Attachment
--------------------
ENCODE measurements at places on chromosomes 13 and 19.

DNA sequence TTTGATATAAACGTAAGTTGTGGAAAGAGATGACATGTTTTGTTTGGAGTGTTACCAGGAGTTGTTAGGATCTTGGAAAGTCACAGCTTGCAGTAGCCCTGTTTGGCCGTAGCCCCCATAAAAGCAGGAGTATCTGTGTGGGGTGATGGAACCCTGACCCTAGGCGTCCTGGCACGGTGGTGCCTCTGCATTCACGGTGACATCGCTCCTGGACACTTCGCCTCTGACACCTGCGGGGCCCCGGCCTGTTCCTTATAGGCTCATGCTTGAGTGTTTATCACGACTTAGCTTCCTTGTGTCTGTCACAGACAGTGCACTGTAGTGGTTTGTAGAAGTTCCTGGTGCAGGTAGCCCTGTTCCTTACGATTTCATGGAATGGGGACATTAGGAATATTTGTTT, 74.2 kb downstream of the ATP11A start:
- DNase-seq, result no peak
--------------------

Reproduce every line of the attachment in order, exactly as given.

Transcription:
ENCODE measurements at places on chromosomes 13 and 19.

DNA sequence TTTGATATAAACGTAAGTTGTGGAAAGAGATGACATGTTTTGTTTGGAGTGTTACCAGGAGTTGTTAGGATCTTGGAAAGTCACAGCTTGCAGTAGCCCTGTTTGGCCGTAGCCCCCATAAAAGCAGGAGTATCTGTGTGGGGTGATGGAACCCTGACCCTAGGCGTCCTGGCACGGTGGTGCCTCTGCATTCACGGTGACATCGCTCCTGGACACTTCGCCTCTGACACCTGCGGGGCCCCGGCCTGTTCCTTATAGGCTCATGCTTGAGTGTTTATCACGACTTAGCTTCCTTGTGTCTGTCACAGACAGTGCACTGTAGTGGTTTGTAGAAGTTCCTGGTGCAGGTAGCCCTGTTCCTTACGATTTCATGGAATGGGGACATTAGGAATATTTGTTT, 74.2 kb downstream of the ATP11A start:
- DNase-seq, result no peak